What I was suggesting is to have the template accept the 2007-05 and display this as "May 2007" on en wiki which would not violate the manual of style; But would require the template to do some extra work.

This is probably the wrong venue for talking about changes to en.WP's MOS or CS1 templates, but the short version is that the "YYYY-MM" format is discouraged because of ambiguity. If an editor (or script) inputs "2004-05" to mean "2004–2005", the template rejects that ambiguous date format rather than convert it to "May 2004".

This is probably the wrong venue for talking about changes to en.WP's MOS or CS1 templates, but the short version is that the "YYYY-MM" format is discouraged because of ambiguity. If an editor (or script) inputs "2004-05" to mean "2004–2005", the template rejects that ambiguous date format rather than convert it to "May 2004".

Thanks, that's helpful. That suggests that maybe the 00-ed out version that wikidata uses i.e. 2007-05-00 might preferable since there's no way to confuse that with a date range.

... have the template accept the 2007-05 and display this as "May 2007" ...

Changing your example from 2007-05 to 2007-08 makes the latter a form that is almost correct for year ranges; should be 2007–08 with an en dash. I suspect that it is because of this permitted year range that yyyy-mm date forms are not permitted.

In general cs1|2 do not attempt to transform the content of their parameters. Exceptions to that general rule are the automatic conversion of hyphens to en dashes in the page and date parameters. This has caused some antagonism because hyphenated page numbers are perfectly legitimate.

I can imagine a date format that is intentionally intended to be transformed. For example, we might use the correct iso8601 form |date=200708 which cs1|2 could transform to August 2007. Additionally, this standard iso8601 form will support date ranges: |date=200708/200709 which cs1|2 could transform to August–September 2007.

But, this form still doesn't answer the issue that DavidEppstein mentioned at T132308#3258883:

... For instance doi:10.13110/discourse.37.1-2.0003 has an actual date of "Winter/Spring 2015", ...

As far as I know, iso8601 doesn't support seasonal or quarterly dates, nor does it support proper noun dates (Christmas 2015). While I would prefer a solution that adheres to some known standard, perhaps that's not possible. We might 'extend' iso8601 as our own 'standard' for these dates that aren't iso8601 compliant. Perhaps |date=2015.Winter/2015.Spring becomes Winter–Spring 2015; |date=2015.Christmas becomes Christmas 2015. cs1|2 does not support quarterly dates because MOSDATE is mute but I can imagine |date=2015.Q2 rendering as Second Quarter 2015.

Change 353706 had a related patch set uploaded (by Mvolz; owner: Marielle Volz):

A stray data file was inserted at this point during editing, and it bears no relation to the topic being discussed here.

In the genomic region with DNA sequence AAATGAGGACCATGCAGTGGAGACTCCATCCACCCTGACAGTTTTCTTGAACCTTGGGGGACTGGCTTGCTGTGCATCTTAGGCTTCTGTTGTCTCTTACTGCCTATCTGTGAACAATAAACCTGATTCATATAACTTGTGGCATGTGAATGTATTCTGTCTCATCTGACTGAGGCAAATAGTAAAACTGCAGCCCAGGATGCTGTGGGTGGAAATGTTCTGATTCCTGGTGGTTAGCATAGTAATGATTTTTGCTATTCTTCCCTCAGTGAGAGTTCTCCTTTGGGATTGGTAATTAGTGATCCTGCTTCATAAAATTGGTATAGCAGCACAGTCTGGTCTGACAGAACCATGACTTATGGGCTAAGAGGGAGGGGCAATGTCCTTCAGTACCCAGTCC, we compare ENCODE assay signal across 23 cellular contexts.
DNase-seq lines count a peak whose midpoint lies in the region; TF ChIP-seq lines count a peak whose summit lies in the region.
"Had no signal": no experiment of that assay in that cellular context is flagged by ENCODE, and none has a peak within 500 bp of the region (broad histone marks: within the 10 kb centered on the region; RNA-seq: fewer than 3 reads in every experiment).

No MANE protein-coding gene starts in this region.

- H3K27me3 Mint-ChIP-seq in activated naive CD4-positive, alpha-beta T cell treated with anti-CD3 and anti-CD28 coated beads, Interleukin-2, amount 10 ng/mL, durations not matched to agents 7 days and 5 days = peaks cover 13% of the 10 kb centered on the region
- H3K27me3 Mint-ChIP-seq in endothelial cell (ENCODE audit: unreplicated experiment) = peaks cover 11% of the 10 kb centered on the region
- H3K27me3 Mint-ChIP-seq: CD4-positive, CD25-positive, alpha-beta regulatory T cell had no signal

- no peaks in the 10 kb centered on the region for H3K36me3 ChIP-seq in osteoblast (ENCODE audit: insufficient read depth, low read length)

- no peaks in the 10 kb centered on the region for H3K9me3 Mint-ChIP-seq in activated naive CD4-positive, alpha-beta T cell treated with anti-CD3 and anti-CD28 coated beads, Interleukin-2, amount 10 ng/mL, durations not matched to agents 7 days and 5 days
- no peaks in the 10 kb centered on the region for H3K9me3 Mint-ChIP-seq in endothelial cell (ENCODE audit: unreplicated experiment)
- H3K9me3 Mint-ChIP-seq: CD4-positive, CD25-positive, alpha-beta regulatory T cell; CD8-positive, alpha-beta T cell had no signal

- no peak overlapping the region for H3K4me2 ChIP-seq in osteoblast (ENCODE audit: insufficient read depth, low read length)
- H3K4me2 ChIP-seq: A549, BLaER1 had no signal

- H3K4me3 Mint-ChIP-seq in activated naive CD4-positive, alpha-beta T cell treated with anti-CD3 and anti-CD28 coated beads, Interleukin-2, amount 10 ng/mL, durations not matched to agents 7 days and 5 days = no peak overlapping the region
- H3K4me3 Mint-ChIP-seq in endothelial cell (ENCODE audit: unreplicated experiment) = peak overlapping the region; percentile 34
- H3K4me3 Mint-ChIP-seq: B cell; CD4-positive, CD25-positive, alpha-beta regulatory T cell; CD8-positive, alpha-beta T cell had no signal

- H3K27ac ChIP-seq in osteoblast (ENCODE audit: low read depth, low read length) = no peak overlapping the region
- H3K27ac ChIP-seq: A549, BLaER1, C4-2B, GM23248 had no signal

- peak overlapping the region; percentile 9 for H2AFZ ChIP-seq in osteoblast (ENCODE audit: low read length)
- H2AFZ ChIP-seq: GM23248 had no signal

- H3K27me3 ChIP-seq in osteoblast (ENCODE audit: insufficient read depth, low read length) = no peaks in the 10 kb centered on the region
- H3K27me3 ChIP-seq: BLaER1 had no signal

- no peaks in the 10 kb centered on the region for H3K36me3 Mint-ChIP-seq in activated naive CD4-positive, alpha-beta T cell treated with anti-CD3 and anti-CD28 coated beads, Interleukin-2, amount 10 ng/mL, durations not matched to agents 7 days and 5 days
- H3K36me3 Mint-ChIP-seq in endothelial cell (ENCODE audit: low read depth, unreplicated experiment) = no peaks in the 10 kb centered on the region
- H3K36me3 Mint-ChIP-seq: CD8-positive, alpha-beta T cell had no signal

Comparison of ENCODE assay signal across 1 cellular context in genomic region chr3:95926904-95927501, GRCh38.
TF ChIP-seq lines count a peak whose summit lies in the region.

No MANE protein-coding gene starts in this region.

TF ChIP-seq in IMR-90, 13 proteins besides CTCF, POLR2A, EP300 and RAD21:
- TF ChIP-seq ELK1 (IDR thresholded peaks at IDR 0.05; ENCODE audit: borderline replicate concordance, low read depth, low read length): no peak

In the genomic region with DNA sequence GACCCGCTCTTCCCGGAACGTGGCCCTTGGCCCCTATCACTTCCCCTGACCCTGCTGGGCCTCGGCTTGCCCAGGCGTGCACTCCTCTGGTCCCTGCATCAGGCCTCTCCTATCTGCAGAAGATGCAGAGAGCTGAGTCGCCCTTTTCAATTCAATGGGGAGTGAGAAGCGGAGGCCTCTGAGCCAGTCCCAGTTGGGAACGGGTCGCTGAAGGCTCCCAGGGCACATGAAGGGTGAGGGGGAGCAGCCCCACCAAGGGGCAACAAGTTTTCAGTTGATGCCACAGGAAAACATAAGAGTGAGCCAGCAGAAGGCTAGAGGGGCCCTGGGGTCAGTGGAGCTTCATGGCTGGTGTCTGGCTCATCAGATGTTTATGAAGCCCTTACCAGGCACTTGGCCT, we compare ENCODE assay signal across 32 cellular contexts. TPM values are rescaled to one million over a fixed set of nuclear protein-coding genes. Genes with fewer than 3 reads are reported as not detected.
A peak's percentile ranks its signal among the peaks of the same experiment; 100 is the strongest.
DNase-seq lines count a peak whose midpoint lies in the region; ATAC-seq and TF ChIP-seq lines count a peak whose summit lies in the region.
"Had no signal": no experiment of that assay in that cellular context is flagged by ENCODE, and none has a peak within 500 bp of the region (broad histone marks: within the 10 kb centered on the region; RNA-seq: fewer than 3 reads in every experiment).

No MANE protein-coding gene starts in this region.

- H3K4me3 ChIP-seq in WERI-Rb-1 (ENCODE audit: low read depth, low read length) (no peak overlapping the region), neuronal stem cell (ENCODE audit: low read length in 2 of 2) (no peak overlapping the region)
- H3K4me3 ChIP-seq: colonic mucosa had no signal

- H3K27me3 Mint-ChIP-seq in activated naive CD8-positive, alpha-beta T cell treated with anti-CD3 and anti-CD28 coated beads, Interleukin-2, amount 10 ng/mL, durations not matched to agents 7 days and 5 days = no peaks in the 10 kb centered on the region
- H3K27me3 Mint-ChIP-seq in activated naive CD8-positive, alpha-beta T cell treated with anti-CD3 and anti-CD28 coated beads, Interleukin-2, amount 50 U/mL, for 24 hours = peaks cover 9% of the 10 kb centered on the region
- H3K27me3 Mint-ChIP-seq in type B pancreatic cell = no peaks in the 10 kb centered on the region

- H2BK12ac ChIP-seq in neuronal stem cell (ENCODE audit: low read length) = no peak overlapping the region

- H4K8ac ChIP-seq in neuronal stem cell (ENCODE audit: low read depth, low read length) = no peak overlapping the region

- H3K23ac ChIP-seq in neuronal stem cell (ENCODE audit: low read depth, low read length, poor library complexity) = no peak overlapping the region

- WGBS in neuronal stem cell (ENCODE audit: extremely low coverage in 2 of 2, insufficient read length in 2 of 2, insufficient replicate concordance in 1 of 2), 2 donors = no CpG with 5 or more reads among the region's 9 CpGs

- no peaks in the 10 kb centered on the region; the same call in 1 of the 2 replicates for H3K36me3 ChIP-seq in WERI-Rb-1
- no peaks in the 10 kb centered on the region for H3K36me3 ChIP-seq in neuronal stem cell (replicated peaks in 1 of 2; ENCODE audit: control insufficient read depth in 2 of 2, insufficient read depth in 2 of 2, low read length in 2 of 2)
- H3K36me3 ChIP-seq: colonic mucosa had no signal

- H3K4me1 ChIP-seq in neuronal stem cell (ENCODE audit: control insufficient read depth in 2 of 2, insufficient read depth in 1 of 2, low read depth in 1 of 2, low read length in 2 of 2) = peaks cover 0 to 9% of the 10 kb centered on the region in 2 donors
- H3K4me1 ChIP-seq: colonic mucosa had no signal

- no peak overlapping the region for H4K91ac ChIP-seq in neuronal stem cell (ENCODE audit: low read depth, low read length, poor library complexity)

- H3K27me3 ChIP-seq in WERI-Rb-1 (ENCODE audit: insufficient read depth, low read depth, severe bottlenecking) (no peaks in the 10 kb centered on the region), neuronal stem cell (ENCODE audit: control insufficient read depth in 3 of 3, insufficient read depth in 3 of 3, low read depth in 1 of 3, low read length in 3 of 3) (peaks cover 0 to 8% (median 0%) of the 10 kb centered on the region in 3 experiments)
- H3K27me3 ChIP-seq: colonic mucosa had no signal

[mediawiki/services/citoid@master] If only year is provided, only put year in date field

https://gerrit.wikimedia.org/r/353706

... have the template accept the 2007-05 and display this as "May 2007" ...

Changing your example from 2007-05 to 2007-08 makes the latter a form that is almost correct for year ranges; should be 2007–08 with an en dash. I suspect that it is because of this permitted year range that yyyy-mm date forms are not permitted.

In general cs1|2 do not attempt to transform the content of their parameters. Exceptions to that general rule are the automatic conversion of hyphens to en dashes in the page and date parameters. This has caused some antagonism because hyphenated page numbers are perfectly legitimate.

I can imagine a date format that is intentionally intended to be transformed. For example, we might use the correct iso8601 form |date=200708 which cs1|2 could transform to August 2007. Additionally, this standard iso8601 form will support date ranges: |date=200708/200709 which cs1|2 could transform to August–September 2007.

But, this form still doesn't answer the issue that DavidEppstein mentioned at T132308#3258883:

... For instance doi:10.13110/discourse.37.1-2.0003 has an actual date of "Winter/Spring 2015", ...

As far as I know, iso8601 doesn't support seasonal or quarterly dates, nor does it support proper noun dates (Christmas 2015). While I would prefer a solution that adheres to some known standard, perhaps that's not possible. We might 'extend' iso8601 as our own 'standard' for these dates that aren't iso8601 compliant. Perhaps |date=2015.Winter/2015.Spring becomes Winter–Spring 2015; |date=2015.Christmas becomes Christmas 2015. cs1|2 does not support quarterly dates because MOSDATE is mute but I can imagine |date=2015.Q2 rendering as Second Quarter 2015.